They are targeted to finish drilling in the end of 2014 per Moore's latest article. Again, I was just doing some quick and dirty numbers since you said the numbers aren't pretty. A 10% return is pretty in my eyes. I target an average return of 8% in my accounts. If I do that, I am beating the vast majority of financial advisers.
I was just doing some quick back of a napkin numbers there. I leave the detailed estimates to Dan Moore. I just took a look at what his latest articles say and damn, I did pretty darn good! He estimates $19.50 in payout from now to termination. And that is based on the current low future estimates for natural gas, liquids, and oil. Based on his calculations, $19.50 would represent a 10% return at $11.80 a share price.
In general, I hear what you are saying Mark, but I think you are looking at these trust with too much gloom and doom.
Mark, I only think it can hit some of the future sub levels or atleast get close. That is it, that is all the faith I have.
I completely disagree with you on these trusts being broken, atleast SDR and PER. CHKR is a borderline/maybe. Dan Moore's most recent articles on SDR, PER and CHKR estimate distributions from now until termination of $25.50, $26.50, and $19.50 respectively. That is a VERY nice return at today's prices, even if the share price goes to $0.00 in 2031 when these trusts terminate.
What is broken is how people are viewing and trading these trusts at this point. No offense, but you are one of them. These trusts will not settle down until the sub units convert and the traders go away. There is still real money to be made on these trusts, particularly SDR and PER.
Apply similar logic to a better performing trust like PER, which can actually hit or exceed its sub level until termination, and you will see just how oversold some of these trusts are.
Well, if CHKR pays an average of 80% of the sub level until the sub period ends in the second quarter of 2017, that would be $6.83 in distributions. Even at an average of half of the final sub level (2nd Qtr 2017 = $0.37) or $0.185 a quarter until termination, the trust would pay $10.36 over the remaining 14 years after the sub period. If you buy the trust at $11 now and keep it until it terminates (even assuming it is worth nothing when it terminates) you would collect a reasonably estimated $17.19 per unit......that's not a bad return. Remember that well depletion curves level off over time. Production is not going to go to zero at the same rates of decline we are seeing on these young wells. I think a lot of people are missing that point.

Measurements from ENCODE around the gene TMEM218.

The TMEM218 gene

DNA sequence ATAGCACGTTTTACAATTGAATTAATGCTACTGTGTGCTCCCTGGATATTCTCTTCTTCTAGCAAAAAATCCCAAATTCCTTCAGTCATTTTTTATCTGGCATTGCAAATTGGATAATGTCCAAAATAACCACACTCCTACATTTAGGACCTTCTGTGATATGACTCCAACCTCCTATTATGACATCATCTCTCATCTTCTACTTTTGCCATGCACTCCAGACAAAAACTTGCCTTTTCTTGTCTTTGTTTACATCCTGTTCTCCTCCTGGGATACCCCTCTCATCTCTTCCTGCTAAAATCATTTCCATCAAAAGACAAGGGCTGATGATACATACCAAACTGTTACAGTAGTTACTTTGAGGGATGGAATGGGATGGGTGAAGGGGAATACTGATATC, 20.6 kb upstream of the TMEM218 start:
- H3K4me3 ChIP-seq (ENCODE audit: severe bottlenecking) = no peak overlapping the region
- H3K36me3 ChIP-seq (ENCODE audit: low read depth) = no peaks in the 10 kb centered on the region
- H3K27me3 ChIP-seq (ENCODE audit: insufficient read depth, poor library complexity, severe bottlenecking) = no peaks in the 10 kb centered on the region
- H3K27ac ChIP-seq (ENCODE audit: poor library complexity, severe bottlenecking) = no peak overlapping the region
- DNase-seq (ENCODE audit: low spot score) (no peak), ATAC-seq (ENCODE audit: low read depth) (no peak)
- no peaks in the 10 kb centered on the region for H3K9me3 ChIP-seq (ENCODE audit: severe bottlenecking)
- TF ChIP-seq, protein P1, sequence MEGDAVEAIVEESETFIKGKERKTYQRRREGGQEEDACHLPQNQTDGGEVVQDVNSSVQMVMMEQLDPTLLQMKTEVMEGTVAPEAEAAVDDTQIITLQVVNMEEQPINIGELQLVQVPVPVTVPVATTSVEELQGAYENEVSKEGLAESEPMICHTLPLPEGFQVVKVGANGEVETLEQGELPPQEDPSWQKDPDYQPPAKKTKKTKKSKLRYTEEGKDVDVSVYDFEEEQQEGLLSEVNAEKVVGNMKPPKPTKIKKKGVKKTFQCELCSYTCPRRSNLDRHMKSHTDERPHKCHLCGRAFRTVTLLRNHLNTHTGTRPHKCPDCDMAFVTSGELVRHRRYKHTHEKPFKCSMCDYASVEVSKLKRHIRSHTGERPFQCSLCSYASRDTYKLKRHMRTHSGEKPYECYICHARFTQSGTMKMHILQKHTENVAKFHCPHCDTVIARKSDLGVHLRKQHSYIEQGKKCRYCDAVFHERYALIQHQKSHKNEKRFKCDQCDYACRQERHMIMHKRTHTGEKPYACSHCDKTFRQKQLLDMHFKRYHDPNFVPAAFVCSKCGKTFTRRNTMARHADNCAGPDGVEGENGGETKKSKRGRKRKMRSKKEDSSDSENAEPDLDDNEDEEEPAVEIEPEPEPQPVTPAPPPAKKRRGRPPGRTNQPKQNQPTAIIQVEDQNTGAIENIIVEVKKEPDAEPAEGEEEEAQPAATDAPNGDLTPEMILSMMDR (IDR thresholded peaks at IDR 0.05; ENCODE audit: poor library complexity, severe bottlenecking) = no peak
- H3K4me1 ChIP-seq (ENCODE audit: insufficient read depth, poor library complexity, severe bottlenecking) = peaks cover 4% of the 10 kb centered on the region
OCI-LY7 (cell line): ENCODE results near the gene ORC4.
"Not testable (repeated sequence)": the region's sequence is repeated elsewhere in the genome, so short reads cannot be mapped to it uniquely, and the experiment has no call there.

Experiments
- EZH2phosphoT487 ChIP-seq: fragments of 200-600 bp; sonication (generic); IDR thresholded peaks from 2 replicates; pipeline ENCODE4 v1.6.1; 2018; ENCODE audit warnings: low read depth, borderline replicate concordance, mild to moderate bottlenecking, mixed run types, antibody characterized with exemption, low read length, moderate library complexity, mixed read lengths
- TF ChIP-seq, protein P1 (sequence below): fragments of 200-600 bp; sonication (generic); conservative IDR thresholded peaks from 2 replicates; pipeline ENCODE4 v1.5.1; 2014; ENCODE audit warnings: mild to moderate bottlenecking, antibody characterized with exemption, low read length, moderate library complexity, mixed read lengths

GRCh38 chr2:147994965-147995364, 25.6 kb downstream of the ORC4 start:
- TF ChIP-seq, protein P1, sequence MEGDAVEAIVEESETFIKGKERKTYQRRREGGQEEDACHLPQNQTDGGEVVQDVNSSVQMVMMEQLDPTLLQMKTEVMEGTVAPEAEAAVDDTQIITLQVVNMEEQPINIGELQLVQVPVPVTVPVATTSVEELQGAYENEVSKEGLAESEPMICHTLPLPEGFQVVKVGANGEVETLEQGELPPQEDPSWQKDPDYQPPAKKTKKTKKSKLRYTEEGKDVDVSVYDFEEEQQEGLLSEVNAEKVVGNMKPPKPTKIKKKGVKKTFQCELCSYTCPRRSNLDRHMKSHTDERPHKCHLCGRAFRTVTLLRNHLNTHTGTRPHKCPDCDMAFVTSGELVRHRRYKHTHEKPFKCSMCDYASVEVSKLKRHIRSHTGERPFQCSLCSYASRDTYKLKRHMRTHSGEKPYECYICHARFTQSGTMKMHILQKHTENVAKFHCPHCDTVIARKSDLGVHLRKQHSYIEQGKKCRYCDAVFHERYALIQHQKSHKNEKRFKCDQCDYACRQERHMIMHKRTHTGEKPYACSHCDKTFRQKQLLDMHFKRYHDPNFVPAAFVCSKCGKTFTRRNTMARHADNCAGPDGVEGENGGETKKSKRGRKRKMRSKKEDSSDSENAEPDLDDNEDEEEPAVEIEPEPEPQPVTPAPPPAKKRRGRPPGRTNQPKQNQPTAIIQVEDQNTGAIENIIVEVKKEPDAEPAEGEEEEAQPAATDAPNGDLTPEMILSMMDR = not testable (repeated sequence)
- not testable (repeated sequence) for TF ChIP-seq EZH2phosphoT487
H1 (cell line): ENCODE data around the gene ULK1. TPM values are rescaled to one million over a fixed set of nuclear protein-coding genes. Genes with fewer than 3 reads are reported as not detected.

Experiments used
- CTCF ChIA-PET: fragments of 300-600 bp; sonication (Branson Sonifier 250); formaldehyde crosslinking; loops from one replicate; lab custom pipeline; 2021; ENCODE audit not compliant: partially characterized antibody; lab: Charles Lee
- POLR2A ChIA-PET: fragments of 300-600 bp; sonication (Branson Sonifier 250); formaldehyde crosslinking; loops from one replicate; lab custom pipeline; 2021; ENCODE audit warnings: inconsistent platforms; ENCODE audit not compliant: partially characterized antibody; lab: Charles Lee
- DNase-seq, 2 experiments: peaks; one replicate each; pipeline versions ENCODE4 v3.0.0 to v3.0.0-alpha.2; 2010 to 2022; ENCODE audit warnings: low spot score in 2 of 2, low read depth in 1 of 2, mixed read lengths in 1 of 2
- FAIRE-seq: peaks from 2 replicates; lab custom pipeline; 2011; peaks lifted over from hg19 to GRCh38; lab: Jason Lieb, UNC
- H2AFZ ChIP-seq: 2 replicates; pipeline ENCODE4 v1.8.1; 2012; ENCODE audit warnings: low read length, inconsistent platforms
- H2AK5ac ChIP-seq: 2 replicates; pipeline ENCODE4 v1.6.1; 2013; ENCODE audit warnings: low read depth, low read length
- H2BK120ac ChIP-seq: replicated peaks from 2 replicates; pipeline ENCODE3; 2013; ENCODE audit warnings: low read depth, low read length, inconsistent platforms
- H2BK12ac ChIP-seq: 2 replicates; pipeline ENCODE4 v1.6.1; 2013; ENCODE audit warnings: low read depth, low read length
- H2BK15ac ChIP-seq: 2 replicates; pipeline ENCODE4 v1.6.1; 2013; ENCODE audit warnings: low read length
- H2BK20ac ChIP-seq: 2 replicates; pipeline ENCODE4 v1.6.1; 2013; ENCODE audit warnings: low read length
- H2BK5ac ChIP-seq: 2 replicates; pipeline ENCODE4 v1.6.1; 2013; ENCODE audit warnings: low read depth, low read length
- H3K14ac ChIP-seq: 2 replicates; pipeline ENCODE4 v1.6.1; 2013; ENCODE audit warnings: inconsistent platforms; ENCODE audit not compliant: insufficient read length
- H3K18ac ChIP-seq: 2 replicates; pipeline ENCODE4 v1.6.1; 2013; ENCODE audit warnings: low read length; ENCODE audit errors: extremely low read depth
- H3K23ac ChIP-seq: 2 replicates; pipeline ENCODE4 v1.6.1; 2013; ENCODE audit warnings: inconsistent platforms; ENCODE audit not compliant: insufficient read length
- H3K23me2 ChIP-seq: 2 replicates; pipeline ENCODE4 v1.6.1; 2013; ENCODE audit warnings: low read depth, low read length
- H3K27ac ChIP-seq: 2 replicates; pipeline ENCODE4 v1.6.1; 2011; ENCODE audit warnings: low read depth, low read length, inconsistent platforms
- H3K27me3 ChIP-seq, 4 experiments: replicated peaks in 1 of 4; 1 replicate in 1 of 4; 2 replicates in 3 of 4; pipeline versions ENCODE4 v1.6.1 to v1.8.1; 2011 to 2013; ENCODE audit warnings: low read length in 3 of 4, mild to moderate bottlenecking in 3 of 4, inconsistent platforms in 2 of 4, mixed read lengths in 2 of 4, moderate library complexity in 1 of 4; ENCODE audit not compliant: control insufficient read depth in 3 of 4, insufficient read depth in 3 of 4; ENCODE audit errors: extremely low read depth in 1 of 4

Based on that realistic $17 distribution estimate, I think this trust should trade up in the $15-17 range in a logical world. ESPECIALLY, since those numbers above are based on ZERO increase in commodity prices over the next 14 years and we all know that is HIGHLY unlikely.
If Dan Moore's value was based on PV-10 then it can also trade higher than $11 depending on what commodity prices do and revisions in reserves. These trusts are being oversold, with the exception of SDT which has completed its wells and thus has a very clear picture of the end of the sub threshold and the resulting distribution estimates. Shoot, it is an absolute joke that SDT trades higher than SDR. It shows very clearly that these trusts are being traded on something other than fundamentals. I hate when that happens.
There is just no way this goes to $7. Mark, even you have to admit this is looking pretty oversold having just missed the sub level by a few pennies with very low natural gas prices for the quarter. CHK has slowed down drilling in this trust so the subordinate threshold levels are not in danger of going away anytime soon and CHKR should be able to get close to them or exceed them if commodity prices rebound (ie. natural gas) of they hit some good wells. A correction was needed for missing the sub threshold, but this is overdone.